Ever wonder why bullies bully? What’s their problem? That’s exactly the point… they are struggling with a problem. Bullying is an act of violence, and violence is an expression of anger. Bullies have an anger problem. What is it that underlies the bully’s anger? In my opinion, it’s a sense of insecurity towards themselves and anger towards those responsible for bringing about the insecurity. This anger is often channelled towards anyone and anything that triggers that sense of insecurity (confidence, success, good looks, etc) as if the trigger is responsible for the insecurity’s existence.
Following Karyn Hall PhD’s thoughts (2012), the bully’s anger serves a few possible purposes: to protect himself, to control, and to connect:
- Emotional Shield: Bullies fight hard to protect themselves from feeling powerless. As former victims themselves, they’ve had their share of feeling powerless. Anger is an empowering feeling that pushes them to break that all-too-familiar barrier of paralyzing fear. They find comfort in it.
- Source of Control: Bullies fear to lose their victim as a scapegoat, which they desperately hold on to. Through anger, they can intimidate and manipulate others into submission to play the game by their rules.
- Safer Connection: Dr. Hall paraphrases Steven Stosny’s words on core hurts from his book Treating Attachment Abuse (1995): “He identifies core hurts, some of which are feeling ignored, unimportant, accused, guilty, untrustworthy, devalued, rejected, powerless, and unlovable”. These core hurts are the result of serious narcissistic injuries. The core hurts give rise to difficult emotions, such as fear, sadness, depression, vulnerability, etc. Anger then becomes a way of connecting with other people without having to deal with those difficult emotions.
Dr. Hall argues further that the anger can sometimes stem from entitlement and not insecurity: “exhibiting a narcissistic anger – she does not feel insecure, she feels entitled” (Hall, 2012). The sense of entitlement is a strong trait of a narcissistic personality disorder (NPD). On that point, I would argue that the bully’s sense of entitlement itself may stem from insecurity as well. The insecurity gets triggered when people don’t respect the narcissist’s sense of entitlement, thus bursting his narcissistic bubble whose sole purpose is to protect him from feeling vulnerable and inferior. The narcissistic anger is unleashed as a result of the narcissistic bubble bursting (or threatening to burst).
Since bullies tend to have a sense of entitlement in varying degrees, they also have varying degrees of narcissistic rage even though they may not qualify for an NPD (Narcissistic Personality Disorder) diagnosis.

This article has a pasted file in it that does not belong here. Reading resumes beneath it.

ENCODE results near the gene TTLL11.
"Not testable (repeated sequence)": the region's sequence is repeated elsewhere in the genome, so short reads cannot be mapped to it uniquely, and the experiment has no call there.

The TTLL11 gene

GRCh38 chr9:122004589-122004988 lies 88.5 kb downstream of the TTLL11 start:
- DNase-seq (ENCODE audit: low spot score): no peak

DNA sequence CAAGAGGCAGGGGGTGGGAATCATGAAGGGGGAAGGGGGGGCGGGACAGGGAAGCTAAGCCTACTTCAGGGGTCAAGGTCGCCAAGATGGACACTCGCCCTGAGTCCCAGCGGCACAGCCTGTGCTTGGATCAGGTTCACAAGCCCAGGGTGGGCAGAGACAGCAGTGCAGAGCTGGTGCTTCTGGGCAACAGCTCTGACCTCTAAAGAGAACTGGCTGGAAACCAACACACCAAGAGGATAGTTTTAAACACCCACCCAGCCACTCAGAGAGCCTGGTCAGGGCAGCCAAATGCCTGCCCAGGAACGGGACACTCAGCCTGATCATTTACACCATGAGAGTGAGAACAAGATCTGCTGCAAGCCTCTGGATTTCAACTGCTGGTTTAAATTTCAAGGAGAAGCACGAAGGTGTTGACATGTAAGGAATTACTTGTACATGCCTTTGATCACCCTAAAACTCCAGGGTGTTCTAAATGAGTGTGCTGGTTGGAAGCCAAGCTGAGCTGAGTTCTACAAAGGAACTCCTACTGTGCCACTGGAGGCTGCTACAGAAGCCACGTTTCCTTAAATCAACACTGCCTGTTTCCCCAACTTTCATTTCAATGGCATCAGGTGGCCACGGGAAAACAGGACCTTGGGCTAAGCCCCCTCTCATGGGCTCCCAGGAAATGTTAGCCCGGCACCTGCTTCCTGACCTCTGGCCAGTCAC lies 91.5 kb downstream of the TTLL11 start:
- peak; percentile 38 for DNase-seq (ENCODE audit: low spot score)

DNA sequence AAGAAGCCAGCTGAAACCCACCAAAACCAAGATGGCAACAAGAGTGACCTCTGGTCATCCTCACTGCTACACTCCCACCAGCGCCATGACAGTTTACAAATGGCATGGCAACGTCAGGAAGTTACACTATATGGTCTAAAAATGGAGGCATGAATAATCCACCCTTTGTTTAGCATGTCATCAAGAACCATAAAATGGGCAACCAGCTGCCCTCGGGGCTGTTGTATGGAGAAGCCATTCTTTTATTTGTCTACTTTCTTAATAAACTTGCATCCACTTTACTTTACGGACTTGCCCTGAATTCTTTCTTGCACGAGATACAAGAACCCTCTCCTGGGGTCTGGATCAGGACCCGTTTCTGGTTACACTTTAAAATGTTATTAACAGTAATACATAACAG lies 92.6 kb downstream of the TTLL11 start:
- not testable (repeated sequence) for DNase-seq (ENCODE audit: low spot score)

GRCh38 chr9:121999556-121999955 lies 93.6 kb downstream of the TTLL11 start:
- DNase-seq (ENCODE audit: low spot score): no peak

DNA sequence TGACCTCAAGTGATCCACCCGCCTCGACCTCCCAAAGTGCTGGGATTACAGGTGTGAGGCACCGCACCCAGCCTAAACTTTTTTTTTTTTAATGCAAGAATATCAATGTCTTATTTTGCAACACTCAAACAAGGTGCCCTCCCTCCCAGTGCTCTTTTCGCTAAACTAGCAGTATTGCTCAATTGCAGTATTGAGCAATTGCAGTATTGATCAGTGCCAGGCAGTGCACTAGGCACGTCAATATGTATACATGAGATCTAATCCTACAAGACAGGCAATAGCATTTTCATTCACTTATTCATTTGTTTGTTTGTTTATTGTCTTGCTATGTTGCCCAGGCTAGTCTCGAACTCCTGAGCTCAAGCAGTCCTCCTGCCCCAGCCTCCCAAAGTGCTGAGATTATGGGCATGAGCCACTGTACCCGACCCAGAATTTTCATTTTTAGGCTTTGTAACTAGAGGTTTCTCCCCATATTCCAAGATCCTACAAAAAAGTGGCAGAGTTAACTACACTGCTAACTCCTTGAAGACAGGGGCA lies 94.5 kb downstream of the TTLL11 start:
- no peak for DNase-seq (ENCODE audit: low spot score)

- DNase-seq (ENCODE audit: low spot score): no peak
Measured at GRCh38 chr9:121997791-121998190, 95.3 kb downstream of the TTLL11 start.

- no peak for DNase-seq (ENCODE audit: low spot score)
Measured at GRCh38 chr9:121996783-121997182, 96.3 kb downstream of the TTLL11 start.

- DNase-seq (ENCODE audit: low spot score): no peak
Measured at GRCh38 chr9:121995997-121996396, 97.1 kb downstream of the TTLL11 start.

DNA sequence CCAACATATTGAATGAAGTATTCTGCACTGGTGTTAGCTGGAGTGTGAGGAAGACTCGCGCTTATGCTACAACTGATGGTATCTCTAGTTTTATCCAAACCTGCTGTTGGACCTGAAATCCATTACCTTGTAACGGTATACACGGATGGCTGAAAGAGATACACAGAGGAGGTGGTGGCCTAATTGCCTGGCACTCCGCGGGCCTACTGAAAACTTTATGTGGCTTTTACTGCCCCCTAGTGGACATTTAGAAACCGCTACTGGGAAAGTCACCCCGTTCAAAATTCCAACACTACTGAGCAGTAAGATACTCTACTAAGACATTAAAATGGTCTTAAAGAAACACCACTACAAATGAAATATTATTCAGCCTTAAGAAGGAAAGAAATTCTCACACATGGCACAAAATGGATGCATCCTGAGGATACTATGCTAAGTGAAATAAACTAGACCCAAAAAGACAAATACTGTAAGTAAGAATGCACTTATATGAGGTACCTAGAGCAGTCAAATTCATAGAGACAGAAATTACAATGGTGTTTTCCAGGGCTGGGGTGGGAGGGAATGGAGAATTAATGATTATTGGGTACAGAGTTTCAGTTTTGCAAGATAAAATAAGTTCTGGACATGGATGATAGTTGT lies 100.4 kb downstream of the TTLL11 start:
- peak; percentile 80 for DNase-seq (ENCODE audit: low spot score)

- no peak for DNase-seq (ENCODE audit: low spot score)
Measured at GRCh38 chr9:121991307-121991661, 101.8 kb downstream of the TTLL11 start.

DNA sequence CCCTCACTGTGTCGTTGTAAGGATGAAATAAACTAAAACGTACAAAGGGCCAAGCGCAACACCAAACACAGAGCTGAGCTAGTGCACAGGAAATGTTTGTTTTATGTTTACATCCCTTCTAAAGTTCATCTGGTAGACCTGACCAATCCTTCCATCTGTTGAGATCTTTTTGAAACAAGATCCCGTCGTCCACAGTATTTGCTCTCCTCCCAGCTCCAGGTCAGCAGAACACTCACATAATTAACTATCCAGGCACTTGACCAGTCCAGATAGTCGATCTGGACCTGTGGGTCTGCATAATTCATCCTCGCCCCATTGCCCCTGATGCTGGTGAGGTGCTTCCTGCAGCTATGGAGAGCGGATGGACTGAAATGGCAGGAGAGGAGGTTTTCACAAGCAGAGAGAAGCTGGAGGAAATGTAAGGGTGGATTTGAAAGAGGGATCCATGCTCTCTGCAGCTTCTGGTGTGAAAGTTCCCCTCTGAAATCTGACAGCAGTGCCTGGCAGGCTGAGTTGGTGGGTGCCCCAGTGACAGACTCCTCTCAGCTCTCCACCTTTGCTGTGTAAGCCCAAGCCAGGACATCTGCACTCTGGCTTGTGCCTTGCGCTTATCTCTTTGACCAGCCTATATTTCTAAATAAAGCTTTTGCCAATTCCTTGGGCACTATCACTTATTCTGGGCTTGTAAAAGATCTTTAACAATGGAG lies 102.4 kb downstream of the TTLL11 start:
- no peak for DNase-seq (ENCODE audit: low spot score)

In his book Malignant Self-Love: Narcissism Revisited (2008), Sam Vaknin explains the nature of narcissistic anger. He says that “narcissists are in a CONSTANT state of rage” (Vaknin, #10, 2008), often controlled with explosions here and there when their poor self-perception is triggered by internal or external sources.
He explains that this untamed anger essentially has two layers: “The first layer, of superficial ire, is indeed directed at an identified target, the alleged cause of the eruption. The second layer, however, incorporates the narcissist’s self-aimed wrath” (Vaknin, #10, 2008). The narcissist targets those who trigger his injury in any way. Thus he uses his victim as a scapegoat on whom to vent his anger and to project his loathed insecurities in a powerful, yet subconscious, attempt to rid himself of that injury. Dealing directly with the injury is his key to healing, but it is what he fears the most. Rather, he chooses to run from it by projecting himself in his victim’s strengths, which he both hates and loves. He hates them because they expose his insecurities and he loves them because they are what he longs to possess himself.
The narcissistic injury is a trait that narcissists and bullies share that explain the underlying anger to their abusive relationships. The anger is sometimes open and explosive but more often passive-aggressive, which makes it more difficult to identify and deal with.
What makes this shift from anger to victimizing seems to be envy. Envy is the subjective and sometimes delirious perception that others enjoy happiness that we are unable to attain. It is the engine that drives the bully to target and attack, all in the hope of depriving his victim of happiness. Since he can’t assimilate that happiness, he would rather see the coveted happiness destroyed (cfr. Hirigoyen, 1998, p.159). If he can’t be happy, he can’t let others be happy.